Climate change resources for Key Stage Three (ages 11 - 14)
The electricity that we use in our homes comes mainly from power stations that burn coal and gas. Our cars use petrol and diesel which comes from oil. We know that burning fossil fuels causes CO2 to be released into the atmosphere leading to global warming. If we keep using these fossil fuels at the same rate as today, we may use up all the world’s coal reserves in 200 years, the world’s natural gas reserves in 60 years and all the world’s oil reserves in 40 years. As the world’s population grows and demands for energy grow, these fossil fuels may run out sooner.
What are these alternative sources of energy?
Natural sources of energy include sun, wind and water power, wood for fuel, power from the sea and heat from the ground. These are renewable types of energy source – they won’t run out. They are also clean and sustainable as they produce little greenhouse gases to produce electricity.
You are going to find out what the advantages and disadvantages are for the different types of energy. It is unlikely that a single source of energy will ever be used to supply all our needs. A mix of sources will be used as it is today. Much energy is used to meet two types of demand:
Baseload is the level of electricity at must be supplied constantly to meet regular demand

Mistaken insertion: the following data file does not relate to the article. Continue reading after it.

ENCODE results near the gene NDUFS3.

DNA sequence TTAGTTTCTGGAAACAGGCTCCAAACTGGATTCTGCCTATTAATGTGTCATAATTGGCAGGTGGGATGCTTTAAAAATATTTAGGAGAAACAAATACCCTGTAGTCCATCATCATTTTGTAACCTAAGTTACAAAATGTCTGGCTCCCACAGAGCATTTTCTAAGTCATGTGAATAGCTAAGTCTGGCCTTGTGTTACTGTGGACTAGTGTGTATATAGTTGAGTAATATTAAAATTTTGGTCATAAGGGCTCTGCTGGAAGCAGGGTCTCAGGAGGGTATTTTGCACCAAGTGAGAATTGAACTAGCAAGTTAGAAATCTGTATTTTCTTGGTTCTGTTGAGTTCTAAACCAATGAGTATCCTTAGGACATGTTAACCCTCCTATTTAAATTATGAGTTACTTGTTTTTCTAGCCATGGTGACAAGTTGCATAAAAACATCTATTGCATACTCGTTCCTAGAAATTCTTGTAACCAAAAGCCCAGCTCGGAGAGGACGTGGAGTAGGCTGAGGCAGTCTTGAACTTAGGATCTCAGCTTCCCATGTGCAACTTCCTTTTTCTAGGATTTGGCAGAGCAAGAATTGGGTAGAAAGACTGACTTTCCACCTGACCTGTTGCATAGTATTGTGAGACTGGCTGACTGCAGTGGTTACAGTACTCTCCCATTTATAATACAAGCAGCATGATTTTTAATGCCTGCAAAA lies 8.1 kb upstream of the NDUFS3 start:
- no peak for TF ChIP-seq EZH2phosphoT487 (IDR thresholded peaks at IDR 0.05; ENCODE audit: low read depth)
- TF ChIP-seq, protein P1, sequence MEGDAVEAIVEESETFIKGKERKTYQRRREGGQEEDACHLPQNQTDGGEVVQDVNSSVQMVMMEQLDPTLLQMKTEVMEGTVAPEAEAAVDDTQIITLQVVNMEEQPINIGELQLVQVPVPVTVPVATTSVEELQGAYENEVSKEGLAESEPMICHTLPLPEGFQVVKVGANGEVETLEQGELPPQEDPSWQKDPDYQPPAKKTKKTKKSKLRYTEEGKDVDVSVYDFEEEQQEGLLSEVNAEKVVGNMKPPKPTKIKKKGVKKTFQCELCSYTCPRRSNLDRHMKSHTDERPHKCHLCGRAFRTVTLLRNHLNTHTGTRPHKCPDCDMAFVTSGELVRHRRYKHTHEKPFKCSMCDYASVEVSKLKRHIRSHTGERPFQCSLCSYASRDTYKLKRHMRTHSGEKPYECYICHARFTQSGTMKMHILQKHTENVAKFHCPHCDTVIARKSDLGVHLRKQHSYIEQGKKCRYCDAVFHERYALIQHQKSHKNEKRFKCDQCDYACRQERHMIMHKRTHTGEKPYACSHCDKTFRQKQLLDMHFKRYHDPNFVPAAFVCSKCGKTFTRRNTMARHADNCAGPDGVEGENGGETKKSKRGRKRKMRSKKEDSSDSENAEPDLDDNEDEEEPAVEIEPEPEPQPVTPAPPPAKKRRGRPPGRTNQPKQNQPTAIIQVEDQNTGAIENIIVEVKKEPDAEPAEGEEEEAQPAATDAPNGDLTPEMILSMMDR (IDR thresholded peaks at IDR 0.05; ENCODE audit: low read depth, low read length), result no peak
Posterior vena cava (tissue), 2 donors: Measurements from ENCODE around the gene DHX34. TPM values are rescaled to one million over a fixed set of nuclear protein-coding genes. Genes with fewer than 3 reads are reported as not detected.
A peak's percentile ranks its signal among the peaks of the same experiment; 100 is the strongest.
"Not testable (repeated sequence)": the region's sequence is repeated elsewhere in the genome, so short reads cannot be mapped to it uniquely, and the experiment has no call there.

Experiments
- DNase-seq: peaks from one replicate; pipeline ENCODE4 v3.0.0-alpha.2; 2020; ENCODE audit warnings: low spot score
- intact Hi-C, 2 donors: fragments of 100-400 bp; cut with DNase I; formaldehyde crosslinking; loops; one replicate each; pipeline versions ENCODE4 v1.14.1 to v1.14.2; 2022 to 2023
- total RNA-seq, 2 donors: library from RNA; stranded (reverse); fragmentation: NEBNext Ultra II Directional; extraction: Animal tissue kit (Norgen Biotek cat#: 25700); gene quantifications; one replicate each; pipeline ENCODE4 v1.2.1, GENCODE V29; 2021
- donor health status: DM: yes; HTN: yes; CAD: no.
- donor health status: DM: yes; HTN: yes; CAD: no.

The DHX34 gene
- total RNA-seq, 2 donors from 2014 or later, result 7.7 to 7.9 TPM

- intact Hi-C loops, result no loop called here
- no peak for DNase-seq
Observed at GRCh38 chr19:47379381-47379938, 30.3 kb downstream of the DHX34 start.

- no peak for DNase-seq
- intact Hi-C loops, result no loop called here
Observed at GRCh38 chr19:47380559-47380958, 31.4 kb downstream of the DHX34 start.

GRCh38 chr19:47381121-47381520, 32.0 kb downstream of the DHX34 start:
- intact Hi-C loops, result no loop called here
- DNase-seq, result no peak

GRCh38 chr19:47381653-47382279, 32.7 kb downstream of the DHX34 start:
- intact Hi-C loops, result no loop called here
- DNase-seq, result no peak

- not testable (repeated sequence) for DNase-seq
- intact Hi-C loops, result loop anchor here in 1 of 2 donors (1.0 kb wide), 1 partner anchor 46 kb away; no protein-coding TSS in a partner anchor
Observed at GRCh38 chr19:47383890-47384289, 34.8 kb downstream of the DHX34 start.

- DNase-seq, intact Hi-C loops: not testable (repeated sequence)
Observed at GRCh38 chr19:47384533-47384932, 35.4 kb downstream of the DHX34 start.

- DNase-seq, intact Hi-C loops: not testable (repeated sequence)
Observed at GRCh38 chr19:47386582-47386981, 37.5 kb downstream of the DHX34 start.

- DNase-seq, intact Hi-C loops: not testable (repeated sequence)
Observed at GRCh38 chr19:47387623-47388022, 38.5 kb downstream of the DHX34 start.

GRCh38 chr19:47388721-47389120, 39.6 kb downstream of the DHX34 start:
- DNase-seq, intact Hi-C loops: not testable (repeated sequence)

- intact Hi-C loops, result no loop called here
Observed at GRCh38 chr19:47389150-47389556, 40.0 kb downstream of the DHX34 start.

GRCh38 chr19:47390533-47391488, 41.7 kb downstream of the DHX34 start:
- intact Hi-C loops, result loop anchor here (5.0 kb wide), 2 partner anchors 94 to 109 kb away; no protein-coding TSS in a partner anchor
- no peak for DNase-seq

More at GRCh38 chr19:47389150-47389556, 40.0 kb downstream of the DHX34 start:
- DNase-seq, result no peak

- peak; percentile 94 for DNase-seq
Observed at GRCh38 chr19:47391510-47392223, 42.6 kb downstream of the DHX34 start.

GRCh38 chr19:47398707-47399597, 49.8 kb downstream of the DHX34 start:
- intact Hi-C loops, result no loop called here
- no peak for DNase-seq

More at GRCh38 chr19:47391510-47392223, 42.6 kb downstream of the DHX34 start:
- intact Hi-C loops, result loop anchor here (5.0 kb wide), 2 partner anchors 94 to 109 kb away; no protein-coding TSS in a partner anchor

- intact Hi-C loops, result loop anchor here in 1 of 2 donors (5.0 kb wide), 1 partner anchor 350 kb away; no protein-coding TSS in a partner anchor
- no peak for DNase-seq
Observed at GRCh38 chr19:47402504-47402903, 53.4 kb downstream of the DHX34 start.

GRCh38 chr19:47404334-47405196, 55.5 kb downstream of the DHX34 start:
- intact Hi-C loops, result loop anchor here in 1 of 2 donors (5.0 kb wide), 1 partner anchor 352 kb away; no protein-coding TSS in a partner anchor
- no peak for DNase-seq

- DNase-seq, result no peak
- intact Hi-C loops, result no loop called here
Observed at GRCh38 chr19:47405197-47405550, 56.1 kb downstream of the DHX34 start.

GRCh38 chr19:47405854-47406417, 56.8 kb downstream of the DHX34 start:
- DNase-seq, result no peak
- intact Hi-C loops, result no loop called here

Peak time is the extra amount that must be supplied to meet short-lasting increases in demand. Think of the amount of electricity required when everyone puts the kettle on at half-time when they’re watching the world cup football final!
So the energy supply must be:
Safe and secure
Low in cost
In groups, choose one of the following reports on each type of energy supply. Decide what are the advantages and disadvantages. Be prepared to answer questions from the rest of your class.
Crops like wheat and sugar beat can be fermented to produce ethanol which can be burned to generate electricity or used to fuel vehicles.
Oils can come from plants like rapeseed.
Biodiesel and ethanol are already being used as fuel in vehicles.
It is carbon-neutral, the carbon dioxide produced when the fuels are burned is balanced by the carbon dioxide taken in when the plants grow.
Biomass is a renewable energy source, but is currently an expensive form of fuel. It also needs large areas of land to produce the crops and may have an impact on food supply and the environment.